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It’s hot!

Written by Randy Gerdin on July 1, 2017

This year we seemed to go from winter to summer in about 10 days. I heat my house with wood and had the wood furnace on in the morning and the air conditioning on the same evening when we got home from work. Crazy! We have also been seeing a number of vehicles in the shop lately with their air conditioners (AC) not working. AC can be a confusing issue. There are a lot of different configurations on the market. Some vehicles have standard AC, some have dual climate control so that each side of the front seating area can control their own temperature. Some SUV’s, CUV’s, and vans have rear heat and AC. This means that the AC system has to run under or inside the body to a rear evaporator core (the part that gets cold) in the rear for the far back seating positions. The parts under the hood are the same, but they branch off to provide cooling to the rear.

Since about 1992 all vehicles use a refrigerant (known in the trade as “freon”) called R134a. This is the industry standard and is what all the manufactures have used for years. In some very new cars, the manufactures are starting to switch over to another refrigerant that is supposed to be more environmentally friendly. Unless you have a brand new model of a certain make and model, you most likely have R134a. I have read articles about people trying to substitute other chemicals into the system. These alternatives are not approved by the manufacture and can actually harm the system. R134a in an uncompressed state is a gas, or vapor. When compressed or pressurized, it is a liquid with a boiling point of -26.3 degrees C. That is cold. So when our vehicles are just sitting around not being driven, the freon is in a gaseous state. When we start the engine and turn on the AC the magic begins.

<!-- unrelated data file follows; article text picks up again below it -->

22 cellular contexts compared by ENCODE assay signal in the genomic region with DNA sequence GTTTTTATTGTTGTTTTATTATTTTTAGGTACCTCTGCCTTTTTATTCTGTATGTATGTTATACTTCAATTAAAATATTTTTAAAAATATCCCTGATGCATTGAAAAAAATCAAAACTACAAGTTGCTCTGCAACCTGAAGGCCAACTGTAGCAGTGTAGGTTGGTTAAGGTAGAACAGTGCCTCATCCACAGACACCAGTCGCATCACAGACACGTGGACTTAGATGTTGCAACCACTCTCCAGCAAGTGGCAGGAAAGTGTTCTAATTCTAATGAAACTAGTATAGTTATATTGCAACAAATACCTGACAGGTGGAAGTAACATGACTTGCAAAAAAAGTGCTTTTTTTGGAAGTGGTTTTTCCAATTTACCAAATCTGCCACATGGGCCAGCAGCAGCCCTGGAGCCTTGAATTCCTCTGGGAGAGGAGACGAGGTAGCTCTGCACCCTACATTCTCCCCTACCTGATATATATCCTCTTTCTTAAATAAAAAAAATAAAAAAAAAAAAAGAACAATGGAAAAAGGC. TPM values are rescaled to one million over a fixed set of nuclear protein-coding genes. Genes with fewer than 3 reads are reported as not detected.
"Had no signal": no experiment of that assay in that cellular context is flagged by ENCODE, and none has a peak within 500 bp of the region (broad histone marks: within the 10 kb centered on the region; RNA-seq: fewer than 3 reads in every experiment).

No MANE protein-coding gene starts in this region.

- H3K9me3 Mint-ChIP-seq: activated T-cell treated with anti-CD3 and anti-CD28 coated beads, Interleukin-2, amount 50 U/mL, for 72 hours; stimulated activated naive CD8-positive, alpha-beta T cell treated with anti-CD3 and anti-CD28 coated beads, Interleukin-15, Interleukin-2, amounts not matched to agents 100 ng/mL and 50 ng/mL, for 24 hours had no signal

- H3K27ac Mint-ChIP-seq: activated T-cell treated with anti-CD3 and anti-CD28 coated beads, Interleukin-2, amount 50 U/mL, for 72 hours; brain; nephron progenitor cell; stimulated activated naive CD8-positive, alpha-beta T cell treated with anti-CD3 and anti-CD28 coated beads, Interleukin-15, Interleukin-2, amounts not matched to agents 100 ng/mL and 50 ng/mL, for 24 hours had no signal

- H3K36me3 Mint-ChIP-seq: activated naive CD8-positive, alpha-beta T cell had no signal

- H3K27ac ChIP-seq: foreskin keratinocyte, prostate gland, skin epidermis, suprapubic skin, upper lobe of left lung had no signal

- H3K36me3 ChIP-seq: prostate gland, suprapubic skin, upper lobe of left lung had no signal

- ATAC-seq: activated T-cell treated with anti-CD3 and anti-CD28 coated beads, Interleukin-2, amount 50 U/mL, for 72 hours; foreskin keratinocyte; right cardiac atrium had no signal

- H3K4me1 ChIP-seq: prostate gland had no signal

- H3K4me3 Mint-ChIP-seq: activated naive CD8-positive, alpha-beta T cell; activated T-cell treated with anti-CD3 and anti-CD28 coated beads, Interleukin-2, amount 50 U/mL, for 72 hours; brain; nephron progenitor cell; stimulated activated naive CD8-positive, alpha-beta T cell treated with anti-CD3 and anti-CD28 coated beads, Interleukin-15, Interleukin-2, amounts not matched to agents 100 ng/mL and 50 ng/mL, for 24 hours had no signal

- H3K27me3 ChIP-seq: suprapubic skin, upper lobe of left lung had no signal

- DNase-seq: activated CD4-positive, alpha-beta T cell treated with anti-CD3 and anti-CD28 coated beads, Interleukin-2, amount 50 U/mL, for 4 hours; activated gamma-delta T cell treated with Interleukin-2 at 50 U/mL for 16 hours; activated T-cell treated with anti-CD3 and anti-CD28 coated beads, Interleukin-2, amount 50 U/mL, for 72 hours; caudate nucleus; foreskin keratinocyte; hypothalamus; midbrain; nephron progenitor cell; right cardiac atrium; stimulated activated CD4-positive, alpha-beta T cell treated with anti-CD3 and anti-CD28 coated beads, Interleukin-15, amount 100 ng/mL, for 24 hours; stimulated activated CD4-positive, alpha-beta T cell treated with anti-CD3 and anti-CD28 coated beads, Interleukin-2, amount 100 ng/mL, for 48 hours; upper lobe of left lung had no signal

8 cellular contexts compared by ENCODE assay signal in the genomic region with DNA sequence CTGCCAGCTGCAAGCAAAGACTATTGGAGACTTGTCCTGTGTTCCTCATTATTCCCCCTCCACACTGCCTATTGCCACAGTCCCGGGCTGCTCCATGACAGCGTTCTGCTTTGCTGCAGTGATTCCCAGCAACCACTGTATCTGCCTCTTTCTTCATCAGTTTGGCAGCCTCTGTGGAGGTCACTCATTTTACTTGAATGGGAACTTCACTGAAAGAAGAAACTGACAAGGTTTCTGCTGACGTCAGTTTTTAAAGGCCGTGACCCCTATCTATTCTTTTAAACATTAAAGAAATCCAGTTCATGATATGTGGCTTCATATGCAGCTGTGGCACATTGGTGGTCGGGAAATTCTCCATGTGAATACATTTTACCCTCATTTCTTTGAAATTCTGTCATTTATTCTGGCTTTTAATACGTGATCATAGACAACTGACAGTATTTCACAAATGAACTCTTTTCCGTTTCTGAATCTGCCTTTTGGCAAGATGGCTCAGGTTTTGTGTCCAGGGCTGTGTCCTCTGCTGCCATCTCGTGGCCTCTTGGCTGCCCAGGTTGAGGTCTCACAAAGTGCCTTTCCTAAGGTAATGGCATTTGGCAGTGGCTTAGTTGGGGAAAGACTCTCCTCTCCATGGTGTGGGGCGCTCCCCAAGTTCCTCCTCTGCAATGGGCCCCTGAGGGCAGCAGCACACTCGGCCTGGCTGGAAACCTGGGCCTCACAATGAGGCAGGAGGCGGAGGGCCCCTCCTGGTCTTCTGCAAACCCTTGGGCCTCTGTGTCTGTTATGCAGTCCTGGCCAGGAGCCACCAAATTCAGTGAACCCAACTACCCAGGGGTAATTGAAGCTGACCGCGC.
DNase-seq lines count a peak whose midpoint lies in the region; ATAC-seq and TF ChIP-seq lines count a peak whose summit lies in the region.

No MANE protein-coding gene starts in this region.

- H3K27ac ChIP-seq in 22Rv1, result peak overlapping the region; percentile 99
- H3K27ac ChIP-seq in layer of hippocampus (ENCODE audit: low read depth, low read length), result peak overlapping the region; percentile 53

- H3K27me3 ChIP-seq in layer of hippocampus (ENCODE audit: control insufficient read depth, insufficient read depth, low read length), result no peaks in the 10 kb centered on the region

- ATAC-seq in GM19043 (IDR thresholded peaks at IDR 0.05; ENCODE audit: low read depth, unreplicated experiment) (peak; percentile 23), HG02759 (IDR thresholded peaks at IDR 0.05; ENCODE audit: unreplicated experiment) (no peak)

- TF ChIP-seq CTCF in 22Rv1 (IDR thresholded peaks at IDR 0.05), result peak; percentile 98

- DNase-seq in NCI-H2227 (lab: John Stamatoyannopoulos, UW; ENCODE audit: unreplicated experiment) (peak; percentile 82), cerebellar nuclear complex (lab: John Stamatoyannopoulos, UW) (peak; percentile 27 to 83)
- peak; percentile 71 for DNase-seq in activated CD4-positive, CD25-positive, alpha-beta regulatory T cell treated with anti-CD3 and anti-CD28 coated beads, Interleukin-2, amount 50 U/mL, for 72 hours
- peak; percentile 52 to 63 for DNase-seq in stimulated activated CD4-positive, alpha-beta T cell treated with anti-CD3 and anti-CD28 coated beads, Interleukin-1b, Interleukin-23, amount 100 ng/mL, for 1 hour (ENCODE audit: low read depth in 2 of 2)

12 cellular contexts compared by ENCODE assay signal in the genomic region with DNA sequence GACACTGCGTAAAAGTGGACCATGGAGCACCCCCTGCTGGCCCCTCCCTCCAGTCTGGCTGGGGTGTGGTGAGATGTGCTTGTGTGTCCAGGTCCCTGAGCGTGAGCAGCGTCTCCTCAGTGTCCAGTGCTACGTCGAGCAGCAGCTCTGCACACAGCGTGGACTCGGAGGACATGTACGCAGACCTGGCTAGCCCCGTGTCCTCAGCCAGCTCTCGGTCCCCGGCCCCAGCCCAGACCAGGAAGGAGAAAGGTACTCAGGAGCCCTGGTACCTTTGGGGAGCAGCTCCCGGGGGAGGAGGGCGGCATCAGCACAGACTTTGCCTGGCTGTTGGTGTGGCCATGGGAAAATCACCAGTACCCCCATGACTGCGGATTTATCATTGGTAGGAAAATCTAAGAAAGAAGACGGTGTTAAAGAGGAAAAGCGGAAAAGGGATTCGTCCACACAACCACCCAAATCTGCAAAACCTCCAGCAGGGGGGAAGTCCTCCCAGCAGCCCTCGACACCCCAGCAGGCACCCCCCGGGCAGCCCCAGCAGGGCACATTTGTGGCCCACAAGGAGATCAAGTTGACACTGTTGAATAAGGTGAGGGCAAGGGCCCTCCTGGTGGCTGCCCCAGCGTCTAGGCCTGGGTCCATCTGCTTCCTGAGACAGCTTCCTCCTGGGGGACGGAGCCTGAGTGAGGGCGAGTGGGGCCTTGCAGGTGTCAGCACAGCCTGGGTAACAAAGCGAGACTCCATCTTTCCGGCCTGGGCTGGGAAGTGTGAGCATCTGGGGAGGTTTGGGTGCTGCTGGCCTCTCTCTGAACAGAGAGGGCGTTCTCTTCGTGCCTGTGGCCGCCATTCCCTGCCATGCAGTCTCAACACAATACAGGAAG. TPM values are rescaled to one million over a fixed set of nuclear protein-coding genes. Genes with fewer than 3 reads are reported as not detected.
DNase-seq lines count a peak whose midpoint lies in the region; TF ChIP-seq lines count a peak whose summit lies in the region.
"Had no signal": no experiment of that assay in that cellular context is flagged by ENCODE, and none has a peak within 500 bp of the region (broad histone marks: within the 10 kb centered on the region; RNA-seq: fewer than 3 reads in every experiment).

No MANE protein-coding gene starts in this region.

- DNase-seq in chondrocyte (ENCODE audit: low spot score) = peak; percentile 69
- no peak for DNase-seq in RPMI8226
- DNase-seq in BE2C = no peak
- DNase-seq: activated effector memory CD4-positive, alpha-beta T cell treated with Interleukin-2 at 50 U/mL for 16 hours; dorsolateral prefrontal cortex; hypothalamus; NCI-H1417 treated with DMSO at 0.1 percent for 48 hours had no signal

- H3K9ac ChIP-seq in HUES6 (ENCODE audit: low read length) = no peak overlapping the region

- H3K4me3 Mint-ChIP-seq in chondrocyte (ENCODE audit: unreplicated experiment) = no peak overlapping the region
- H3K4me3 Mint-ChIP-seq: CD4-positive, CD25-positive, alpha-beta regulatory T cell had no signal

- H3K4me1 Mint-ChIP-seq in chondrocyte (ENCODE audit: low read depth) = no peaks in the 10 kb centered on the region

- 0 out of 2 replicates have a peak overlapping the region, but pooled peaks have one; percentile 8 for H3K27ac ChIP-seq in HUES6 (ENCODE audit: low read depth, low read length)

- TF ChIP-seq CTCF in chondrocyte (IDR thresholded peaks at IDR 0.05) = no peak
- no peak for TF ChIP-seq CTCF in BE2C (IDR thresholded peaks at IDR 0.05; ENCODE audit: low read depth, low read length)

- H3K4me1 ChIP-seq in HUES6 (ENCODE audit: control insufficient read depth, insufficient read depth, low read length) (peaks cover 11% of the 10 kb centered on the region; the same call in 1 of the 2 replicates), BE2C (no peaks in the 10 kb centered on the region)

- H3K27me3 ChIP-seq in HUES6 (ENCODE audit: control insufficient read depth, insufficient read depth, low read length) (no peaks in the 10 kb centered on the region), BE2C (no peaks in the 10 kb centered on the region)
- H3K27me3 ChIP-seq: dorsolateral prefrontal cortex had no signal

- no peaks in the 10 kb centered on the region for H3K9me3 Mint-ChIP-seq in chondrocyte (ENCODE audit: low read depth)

Our car systems work basically the same way as our home AC or a refrigerator. The freon is pumped around with a compressor and changes state from a gas to a liquid and back to a gas again and out comes cold air. We in Minnesota have a bit of a unique situation with our AC systems. The AC actually will come on in certain situations when the ambient temp is cold and we have the defrosters on. This helps to keep fog from forming on the inside of the windshield. Also, here in the colder climates, we have the unique problem of our systems retaining their charge. It is not that uncommon on a six to ten-year old vehicle to have to charge it up every year or so. Unless we find a specific leak, the systems over the winter can slowly lose their freon due to the contraction in all the fittings and O-rings that seal up the system. In some cases, freon just seeps out.

In many cases, freon leaks are difficult to locate. The standard practice these days is to evacuate the system and let it sit in a vacuum state and see if the system will retain its vacuum. If it does, then a small amount of ultra-violet dye is added and the system is driven down the road to circulate the Freon. Then a black light is used to look for a leak. We also use an electronic leak detector to help isolate leaks. Very small leaks can be difficult to find. Especially since so much of the system is hidden inside the dash, in front of the radiator, behind the engine, inside the body or inside the rear evaporator case in a rear unit. In many cases if a leak is not initially found, the driver may have to drive for a while and return to the shop for further inspection. In some cases, parts of the vehicle will need to be removed to inspect unseen parts. Sometimes the leak is found other times we just have to keep looking.

One word of caution, NEVER EVER add AC sealer of any kind to the system. It is never recommended and can actually plug up the entire system. We saw it twice last week. The other problem with sealers of any kind is that if a shop is unaware of the chemical in a system and they hook up their AC machine and it contaminates their machine, the AC charging/recovery machine can be damaged beyond repair. These machines are thousands of dollars. Again, please don’t try and cheat the system with a mechanic in a can. It can bite you. I Hate When That Happens!

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